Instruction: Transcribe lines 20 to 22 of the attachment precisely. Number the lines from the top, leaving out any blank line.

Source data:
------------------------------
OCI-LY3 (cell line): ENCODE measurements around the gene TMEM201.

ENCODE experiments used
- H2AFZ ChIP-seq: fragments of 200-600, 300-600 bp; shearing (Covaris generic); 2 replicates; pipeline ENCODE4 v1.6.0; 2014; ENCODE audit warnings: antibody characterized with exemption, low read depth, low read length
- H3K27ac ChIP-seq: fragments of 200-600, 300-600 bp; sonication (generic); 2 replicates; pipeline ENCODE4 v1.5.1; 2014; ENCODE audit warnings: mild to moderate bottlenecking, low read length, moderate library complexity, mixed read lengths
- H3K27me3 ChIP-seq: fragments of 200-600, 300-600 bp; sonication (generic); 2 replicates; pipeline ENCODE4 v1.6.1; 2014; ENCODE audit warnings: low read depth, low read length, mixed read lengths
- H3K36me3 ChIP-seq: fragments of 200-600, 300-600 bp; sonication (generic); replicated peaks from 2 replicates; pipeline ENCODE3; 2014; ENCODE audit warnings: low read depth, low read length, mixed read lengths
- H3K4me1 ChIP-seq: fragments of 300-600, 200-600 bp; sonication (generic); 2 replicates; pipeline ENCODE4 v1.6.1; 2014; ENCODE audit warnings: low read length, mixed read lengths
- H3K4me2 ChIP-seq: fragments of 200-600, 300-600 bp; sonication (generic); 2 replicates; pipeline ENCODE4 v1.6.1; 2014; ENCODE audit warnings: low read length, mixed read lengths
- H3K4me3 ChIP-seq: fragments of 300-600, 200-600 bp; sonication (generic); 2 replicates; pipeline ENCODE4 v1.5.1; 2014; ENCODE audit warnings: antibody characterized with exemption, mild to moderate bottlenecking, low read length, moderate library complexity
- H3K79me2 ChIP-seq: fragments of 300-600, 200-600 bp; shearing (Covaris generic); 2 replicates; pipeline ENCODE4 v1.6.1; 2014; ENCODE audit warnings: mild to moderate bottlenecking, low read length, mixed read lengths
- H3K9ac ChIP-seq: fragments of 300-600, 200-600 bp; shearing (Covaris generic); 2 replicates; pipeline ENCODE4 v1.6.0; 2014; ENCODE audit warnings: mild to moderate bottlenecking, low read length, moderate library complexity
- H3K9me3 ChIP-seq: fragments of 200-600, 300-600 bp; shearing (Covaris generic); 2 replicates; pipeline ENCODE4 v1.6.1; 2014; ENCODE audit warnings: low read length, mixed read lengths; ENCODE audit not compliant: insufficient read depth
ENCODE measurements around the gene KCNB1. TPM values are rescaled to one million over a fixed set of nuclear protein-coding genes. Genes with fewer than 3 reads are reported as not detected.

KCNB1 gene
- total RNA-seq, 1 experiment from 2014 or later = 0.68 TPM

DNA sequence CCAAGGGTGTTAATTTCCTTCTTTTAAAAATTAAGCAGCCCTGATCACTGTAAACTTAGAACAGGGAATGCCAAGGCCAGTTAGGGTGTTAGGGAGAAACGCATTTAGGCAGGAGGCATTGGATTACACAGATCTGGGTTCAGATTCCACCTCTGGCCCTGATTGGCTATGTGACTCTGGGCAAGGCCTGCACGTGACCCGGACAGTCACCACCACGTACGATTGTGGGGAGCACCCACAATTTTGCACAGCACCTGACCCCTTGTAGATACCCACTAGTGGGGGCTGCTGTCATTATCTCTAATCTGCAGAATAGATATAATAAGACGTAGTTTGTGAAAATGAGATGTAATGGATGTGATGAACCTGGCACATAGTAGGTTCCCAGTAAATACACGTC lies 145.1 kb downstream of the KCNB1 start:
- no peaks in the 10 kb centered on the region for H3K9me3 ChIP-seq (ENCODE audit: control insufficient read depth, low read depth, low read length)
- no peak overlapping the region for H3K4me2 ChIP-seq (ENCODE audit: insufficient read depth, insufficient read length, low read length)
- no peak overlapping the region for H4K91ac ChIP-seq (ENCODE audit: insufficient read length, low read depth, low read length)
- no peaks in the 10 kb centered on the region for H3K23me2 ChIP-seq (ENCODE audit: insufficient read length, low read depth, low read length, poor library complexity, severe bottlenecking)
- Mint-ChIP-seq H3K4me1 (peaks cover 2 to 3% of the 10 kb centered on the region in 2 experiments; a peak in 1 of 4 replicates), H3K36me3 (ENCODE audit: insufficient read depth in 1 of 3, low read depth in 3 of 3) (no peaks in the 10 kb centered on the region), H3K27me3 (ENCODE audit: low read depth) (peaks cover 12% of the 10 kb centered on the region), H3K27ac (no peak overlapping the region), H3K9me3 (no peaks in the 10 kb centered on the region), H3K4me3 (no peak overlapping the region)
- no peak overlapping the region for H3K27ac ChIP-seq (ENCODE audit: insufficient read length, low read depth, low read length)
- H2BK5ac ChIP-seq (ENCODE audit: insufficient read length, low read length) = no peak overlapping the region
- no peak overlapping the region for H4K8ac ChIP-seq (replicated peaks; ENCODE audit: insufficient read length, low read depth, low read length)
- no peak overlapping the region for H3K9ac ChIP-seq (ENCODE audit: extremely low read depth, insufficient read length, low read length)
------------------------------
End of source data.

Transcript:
- no peaks in the 10 kb centered on the region for H3K23me2 ChIP-seq (ENCODE audit: insufficient read length, low read depth, low read length, poor library complexity, severe bottlenecking)
- Mint-ChIP-seq H3K4me1 (peaks cover 2 to 3% of the 10 kb centered on the region in 2 experiments; a peak in 1 of 4 replicates), H3K36me3 (ENCODE audit: insufficient read depth in 1 of 3, low read depth in 3 of 3) (no peaks in the 10 kb centered on the region), H3K27me3 (ENCODE audit: low read depth) (peaks cover 12% of the 10 kb centered on the region), H3K27ac (no peak overlapping the region), H3K9me3 (no peaks in the 10 kb centered on the region), H3K4me3 (no peak overlapping the region)
- no peak overlapping the region for H3K27ac ChIP-seq (ENCODE audit: insufficient read length, low read depth, low read length)